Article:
After my recent looks at cheap stocks in the cheapest groups it just made sense to examine the most expensive sectors, as measured by Shiller P/E, and look for stocks in these groups that trade at high multiples and have landmines lurking on the balance sheet and in fundamental company conditions. Stocks with high valuations and low Piatroski F- and Altman Z-scores would seem vulnerable to large declines. And with everything going on in the world right now the last thing I want to be is vulnerable if we get a steep decline.
Biotechnology is the most expensive group based on Shiller P/E but I generally refrain from commenting on it. I think you need specialized knowledge well above my pay grade to invest in this group. I am well aware of the potential of biotechs as they are developing cures for diseases and conditions once thought incurable. However, I believe you need someone who understands the science and medicine involved and that traditional valuation and measurement tools are worthless.
The second highest valued industry is drug manufacturers. Although a lot of the valuations are extremely high, the one that stands out is AstraZeneca (AZN). The stock is trading at an enterprise value/EBIT multiple of 55x and a price-to-book value ratio of 4.88. The Z-score is 1.99 and the F-score is 3 so this is not a company with a strong balance sheet and prospects are worsening right now. No matter how good the story around the stock might be, by the numbers this is a fairly risky issue at the moment.
Restaurants is next on our list of overvalued sectors. I must confess I've always had a negative bias for this group as in my learned opinion the only decent casual chain restaurant in history is the Waffle House. Wendy's (WEN) and Popeyes Louisiana Kitchen (PLKI) are also fast food favorites of mine but, in general, I don't like most companies in the space. So, having disclosed my bias, I have to say that valuations in this sector make my eyes bleed. I may love that chicken from Popeyes but an EV/EBIT of 21x and a price-to-book of 18 is a real appetite killer.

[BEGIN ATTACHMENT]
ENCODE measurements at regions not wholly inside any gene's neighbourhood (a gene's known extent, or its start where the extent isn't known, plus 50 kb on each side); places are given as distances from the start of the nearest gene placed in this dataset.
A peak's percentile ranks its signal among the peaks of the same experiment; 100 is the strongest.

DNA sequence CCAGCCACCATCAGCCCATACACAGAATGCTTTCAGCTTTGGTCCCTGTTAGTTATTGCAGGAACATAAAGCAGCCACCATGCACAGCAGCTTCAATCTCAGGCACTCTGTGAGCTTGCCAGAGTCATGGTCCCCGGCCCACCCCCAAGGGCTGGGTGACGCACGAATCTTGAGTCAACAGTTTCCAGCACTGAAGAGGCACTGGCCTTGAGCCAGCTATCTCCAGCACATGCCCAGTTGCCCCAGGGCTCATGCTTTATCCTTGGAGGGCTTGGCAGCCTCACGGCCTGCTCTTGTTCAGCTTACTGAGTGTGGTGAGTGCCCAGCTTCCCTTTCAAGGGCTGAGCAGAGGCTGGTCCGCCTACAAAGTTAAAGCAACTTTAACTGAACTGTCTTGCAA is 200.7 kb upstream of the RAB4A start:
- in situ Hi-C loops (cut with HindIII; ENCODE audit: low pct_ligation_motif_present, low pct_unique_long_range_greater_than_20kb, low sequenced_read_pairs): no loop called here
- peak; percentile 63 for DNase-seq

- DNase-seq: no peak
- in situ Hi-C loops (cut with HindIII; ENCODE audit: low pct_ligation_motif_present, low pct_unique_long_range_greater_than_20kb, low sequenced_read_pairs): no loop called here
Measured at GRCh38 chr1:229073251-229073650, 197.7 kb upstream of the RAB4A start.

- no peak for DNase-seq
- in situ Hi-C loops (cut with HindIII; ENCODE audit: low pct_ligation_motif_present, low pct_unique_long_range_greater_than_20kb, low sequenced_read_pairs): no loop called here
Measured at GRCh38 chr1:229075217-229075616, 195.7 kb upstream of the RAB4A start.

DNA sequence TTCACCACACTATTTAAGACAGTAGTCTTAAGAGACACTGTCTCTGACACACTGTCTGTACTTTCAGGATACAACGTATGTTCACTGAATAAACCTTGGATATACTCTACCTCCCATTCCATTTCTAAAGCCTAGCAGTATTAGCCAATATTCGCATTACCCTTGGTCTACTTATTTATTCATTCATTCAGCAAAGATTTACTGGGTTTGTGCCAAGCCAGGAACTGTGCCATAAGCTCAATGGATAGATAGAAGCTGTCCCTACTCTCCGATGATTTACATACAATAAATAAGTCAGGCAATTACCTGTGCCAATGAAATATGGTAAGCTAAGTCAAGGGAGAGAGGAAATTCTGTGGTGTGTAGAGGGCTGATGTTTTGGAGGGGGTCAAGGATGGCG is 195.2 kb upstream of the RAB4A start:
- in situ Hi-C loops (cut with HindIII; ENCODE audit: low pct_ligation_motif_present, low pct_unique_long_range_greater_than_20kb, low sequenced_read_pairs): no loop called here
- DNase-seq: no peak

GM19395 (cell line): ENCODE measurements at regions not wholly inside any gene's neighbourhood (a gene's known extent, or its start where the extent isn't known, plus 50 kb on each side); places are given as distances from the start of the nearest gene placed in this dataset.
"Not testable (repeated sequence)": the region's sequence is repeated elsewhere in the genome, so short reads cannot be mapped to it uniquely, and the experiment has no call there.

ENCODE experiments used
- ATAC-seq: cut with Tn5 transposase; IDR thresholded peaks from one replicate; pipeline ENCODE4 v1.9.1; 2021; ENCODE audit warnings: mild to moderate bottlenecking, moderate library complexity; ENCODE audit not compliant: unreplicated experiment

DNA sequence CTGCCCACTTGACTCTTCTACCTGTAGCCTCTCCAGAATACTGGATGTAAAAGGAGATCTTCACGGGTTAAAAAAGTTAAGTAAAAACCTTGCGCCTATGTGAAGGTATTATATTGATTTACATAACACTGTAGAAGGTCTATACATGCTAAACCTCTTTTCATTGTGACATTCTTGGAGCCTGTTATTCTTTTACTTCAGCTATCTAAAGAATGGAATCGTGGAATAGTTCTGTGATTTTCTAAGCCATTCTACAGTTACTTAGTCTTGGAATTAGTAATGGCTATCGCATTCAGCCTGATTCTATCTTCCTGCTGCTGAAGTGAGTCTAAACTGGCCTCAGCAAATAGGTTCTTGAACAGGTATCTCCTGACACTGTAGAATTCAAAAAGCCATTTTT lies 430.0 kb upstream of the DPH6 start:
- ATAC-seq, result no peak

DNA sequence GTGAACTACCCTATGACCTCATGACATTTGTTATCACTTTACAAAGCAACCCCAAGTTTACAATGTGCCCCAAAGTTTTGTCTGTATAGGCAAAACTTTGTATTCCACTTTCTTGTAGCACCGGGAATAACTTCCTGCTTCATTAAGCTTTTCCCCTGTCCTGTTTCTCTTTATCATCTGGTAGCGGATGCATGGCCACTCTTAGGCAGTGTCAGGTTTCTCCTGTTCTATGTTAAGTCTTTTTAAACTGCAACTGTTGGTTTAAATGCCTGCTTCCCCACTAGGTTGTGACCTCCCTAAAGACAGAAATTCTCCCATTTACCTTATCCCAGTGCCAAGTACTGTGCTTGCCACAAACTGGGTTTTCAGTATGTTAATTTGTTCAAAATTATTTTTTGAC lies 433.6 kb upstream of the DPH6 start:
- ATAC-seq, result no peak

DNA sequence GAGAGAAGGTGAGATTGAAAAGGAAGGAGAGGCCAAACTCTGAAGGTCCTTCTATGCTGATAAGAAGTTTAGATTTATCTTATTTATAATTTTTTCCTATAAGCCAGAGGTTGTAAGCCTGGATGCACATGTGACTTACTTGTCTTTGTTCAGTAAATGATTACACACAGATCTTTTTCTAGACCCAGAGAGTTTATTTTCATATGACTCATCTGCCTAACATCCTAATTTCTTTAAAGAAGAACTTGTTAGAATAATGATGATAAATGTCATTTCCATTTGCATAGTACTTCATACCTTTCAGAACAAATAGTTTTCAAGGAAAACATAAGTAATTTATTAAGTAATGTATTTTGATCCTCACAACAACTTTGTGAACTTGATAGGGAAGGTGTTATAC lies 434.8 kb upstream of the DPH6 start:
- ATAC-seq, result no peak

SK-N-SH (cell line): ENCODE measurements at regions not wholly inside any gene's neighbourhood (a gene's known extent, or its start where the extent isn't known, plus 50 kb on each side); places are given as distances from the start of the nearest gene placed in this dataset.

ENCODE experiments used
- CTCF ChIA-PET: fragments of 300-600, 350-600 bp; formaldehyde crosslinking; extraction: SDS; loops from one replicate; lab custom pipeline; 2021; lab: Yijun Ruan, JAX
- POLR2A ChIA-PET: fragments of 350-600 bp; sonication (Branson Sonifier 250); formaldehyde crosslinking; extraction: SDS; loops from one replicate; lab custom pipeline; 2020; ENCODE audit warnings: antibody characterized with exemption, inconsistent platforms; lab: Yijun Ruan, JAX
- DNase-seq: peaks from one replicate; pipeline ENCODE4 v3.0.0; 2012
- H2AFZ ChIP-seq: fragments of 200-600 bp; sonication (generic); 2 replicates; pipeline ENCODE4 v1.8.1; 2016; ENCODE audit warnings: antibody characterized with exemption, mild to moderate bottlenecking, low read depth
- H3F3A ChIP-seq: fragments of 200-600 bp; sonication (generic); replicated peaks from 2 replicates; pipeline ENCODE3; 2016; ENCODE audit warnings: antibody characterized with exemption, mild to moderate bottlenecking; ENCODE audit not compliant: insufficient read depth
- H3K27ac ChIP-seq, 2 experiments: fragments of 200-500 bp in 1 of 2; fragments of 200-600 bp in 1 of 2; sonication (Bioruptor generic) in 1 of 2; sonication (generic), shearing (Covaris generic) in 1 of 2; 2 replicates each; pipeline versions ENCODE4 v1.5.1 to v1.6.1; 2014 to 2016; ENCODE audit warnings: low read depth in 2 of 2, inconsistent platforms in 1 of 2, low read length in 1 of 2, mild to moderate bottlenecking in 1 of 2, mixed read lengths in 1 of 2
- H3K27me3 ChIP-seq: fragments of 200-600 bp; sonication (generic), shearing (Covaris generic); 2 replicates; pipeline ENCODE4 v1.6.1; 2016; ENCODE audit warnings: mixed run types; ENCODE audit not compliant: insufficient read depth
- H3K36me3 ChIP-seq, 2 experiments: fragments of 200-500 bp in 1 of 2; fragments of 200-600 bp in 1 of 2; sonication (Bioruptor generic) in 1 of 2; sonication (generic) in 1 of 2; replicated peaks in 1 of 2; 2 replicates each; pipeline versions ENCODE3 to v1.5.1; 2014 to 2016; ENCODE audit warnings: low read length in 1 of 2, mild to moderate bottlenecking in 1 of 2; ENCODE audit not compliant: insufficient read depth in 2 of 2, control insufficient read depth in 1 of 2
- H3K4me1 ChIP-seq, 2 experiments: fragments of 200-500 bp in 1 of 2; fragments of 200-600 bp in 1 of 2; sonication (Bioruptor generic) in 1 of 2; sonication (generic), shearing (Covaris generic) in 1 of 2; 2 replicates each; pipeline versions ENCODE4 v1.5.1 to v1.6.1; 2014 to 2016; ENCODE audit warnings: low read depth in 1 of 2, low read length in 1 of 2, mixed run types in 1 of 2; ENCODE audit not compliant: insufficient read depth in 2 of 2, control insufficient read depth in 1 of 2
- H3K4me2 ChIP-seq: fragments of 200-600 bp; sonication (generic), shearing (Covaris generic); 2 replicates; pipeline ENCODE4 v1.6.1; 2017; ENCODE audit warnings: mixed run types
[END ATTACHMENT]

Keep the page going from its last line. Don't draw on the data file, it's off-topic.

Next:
The most vulnerable stock in the group looks to be Dave & Buster's (PLAY). Maybe it's because I'm older but this is one concept I never understood. It's basically beer, bar food and video games and none of it is priced cheaply, in my view. These restaurants are loud, unpleasant places, in my opinion, but I doubt I'm their target market. Everyone loved the recent earnings report, as the company beat estimates, but the numbers say the future might not be as bright as the analysts are hoping. PLAY earns an F-score of just 3 and the Altman Z-score is at the high end of the gray zone at 2.3.
Other stocks in the restaurant group with dangerously high EV/EBIT ratios and poor F-scores include Potbelly (PBPB), Buffalo Wild Wings (BWLD) and Yum! Brands (YUM).
I expected to see online media among the highly valued sectors. Once again there was cranial bleeding as I examined the lofty land of internet media valuations. The leading companies in this sector have wildly inflated EV/EBIT multiples and P/BV ratios are in the stratosphere. I have found Z-scores to be of little use with these companies as most have quite a bit of cash on hand and easily pass the test. Looking at F-scores, however, most of the industry leaders have scores that indicate conditions and prospects are improving and that might be enough to keep the momentum going. Facebook (FB), for example, has an EV/EBIT of 50x but the F-score is 7, which tells me that results could continue to be strong and the "mo-mo" crowd will keep pushing it higher. (Facebook is a holding in Jim Cramer's charitable trust portfolio, Action Alerts PLUS.)
Still, there are some stocks that are a bit of concern in this group. LinkedIn (LNKD) has an F-score of just 3 and trades with a high EV/EBIT so the stock is richly priced and vulnerable to declines based on its financial condition.
The lowest F-score in the group is Baidu's (BIDU) 2. Given its EV/EBIT of 21x there could be more downside ahead for the Chinese internet company. Bankrate (RATE) also looks vulnerable with an F-score of 4 and EV/EBIT multiple of 30x.
I can't predict markets, but I do know that risk levels appear to be rising and there are several macroeconomic and geopolitical events out there capable of derailing the markets. It is probably best to avoid highly valued stocks in hot sectors where conditions are worsening.